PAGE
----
In most cases, the student-athlete is eager to return to the activity but most have questions as to whether they can compete at their previous performance level. It is not uncommon to hear the following questions: “What are the chances of this happening again?” or “Will I be able to run, jump, hit or swing without it hurting?”

It is important that the student-athlete takes an active role in the RTP decision, being allowed to voice opinions as well as to have questions answered. The student-athlete’s fears and desires must also be taken into consideration. It should be noted that the “warrior mentality” of many student-athletes may influence them to “suck it up,” masking their symptoms or compensations for fear of disappointing or letting down their teammates, coaches or parents.

The health-care team comprised of the personal physician, team physician and athletic trainer must openly communicate during the recovery process not only with each other but with all the individuals involved in the decision. The athletic trainer is in the position to test the quality of functional movement exhibited by the athlete not only to return successfully but with minimal risk of further injury.

In the November 2015 issue of High School Today, James A. Onate, Ph.D., ATC, and John Black, J.D. discuss many of the legal issues to consider including the duties and professional responsibilities of the “appropriate health-care professionals.” The authors also discuss the risk vs. reward aspects of the decision process. It is important that the health-care team document all clinical as well as functional evaluations related to the recovery and readiness of the student.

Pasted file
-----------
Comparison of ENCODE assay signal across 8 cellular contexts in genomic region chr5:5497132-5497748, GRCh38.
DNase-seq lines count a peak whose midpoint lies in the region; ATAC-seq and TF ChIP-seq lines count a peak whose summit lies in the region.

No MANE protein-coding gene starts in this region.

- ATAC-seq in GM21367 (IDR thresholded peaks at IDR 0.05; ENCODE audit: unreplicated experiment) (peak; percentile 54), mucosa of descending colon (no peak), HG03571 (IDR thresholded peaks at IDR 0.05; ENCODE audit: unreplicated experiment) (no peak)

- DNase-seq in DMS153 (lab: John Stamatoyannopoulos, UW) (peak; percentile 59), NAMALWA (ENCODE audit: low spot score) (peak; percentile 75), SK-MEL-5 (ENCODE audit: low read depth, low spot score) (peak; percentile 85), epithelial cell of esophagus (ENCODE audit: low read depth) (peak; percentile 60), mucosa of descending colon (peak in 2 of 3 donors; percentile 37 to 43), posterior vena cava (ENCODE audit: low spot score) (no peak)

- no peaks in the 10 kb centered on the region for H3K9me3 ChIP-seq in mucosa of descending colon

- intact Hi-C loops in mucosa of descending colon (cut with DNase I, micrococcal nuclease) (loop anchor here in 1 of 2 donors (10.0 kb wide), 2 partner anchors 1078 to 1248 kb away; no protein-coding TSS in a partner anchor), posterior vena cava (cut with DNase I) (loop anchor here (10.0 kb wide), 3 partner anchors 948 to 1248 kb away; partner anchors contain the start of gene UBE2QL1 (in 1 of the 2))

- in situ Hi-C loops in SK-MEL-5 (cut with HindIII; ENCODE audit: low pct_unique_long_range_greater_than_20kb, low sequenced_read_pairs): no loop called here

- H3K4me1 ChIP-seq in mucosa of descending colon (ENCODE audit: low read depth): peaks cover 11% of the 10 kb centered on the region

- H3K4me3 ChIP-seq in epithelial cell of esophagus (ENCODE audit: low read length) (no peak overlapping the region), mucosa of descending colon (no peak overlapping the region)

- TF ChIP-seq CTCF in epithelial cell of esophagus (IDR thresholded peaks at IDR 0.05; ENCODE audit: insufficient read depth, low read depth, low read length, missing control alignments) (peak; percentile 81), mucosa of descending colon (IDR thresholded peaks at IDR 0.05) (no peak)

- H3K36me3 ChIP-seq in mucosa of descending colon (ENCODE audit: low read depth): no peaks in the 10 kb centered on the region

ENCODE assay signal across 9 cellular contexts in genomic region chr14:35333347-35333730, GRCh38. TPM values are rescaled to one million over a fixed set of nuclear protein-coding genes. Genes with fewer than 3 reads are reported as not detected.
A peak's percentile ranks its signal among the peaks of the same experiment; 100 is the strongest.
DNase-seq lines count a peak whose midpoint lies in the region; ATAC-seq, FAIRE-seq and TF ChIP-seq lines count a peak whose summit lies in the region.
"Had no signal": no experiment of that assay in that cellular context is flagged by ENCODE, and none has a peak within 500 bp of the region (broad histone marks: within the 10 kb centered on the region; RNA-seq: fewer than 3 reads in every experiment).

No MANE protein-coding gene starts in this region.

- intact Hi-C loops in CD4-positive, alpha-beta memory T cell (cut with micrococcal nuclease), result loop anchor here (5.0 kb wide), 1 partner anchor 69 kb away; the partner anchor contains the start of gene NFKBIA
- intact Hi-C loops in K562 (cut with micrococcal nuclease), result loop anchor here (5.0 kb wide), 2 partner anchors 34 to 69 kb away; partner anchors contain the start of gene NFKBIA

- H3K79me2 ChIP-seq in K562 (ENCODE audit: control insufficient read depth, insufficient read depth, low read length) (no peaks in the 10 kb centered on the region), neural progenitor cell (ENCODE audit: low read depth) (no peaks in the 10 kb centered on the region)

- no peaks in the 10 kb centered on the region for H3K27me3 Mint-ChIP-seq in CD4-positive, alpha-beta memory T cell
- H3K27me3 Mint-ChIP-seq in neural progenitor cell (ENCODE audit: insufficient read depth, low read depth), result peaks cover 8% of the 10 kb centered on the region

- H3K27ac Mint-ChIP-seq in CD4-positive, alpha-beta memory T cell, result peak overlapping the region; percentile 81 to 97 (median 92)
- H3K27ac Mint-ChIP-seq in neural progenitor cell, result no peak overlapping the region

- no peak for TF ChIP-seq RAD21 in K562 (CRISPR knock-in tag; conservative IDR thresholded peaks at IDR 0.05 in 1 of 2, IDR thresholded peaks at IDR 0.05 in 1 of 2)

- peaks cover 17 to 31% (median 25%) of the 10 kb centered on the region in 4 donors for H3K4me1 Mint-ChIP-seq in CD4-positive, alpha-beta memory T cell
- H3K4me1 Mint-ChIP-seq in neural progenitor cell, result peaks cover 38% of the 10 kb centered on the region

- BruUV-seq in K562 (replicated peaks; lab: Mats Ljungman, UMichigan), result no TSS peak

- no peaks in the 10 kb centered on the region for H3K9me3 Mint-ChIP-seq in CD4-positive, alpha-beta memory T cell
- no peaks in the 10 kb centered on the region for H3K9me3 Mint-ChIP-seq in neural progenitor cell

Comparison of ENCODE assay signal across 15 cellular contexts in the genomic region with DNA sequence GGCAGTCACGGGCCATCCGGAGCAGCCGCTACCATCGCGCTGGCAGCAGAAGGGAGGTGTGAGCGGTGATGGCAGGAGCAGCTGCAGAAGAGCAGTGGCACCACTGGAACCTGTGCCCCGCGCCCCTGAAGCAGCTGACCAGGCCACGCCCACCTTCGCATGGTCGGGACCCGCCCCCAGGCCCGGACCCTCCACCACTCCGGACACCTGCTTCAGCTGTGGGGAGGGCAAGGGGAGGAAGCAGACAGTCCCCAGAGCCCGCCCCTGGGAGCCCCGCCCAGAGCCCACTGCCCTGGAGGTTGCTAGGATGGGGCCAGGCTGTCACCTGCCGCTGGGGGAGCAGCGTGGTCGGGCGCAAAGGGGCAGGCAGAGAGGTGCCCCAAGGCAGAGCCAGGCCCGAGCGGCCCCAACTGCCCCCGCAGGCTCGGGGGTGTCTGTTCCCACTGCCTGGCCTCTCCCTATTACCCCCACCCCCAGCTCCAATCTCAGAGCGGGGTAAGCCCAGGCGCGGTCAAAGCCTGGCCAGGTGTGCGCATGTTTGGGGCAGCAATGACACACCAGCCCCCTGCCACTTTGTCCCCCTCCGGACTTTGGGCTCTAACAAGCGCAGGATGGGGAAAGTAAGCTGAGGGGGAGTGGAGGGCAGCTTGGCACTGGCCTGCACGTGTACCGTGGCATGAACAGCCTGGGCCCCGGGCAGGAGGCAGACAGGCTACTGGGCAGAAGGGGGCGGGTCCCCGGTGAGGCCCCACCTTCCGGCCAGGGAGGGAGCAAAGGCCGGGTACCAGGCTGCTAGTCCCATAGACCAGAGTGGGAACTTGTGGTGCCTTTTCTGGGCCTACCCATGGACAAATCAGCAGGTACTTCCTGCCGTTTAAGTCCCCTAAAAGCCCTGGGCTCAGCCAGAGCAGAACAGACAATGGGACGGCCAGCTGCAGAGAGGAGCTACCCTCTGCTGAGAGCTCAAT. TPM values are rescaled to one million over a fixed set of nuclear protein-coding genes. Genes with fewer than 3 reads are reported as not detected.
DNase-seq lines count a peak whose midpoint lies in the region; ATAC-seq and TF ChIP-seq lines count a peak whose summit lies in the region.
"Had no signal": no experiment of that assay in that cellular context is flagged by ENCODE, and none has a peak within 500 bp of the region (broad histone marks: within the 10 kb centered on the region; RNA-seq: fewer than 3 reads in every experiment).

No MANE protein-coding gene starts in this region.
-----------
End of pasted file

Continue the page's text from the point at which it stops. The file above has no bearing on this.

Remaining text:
Administrators should develop a protocol that not only includes but encourages open communication among all the individuals involved in the process. If any individual involved in the RTP decision process does not believe the student is ready to return to activity, the athlete should be withheld until additional recovery has been accommodated. If the health-care team does not believe the student-athlete can return without risk of further injury or re-injury, then the student-athlete should continue treatment. The same can be said for the parent, even if the health-care team is confident that the student is healthy enough to return. Based on the ability of the player to execute the skills needed to return successfully and with minimal risk, the coach may decide that the player has not recovered adequately to contribute to the success of the team.

Lastly and possibly most importantly, what is the opinion of the student-athlete? There are many factors – physical and emotional – that students face when preparing to return to their activity. Despite the positive opinions of all those individuals mentioned previously, if the student-athlete does not feel adequately prepared to return to play, that opinion must be respected by all.

On examining the role of each of the individuals involved in the RTP decision process, it is important to keep the overriding commonality first and foremost: the ultimate health and safety of the student-athlete.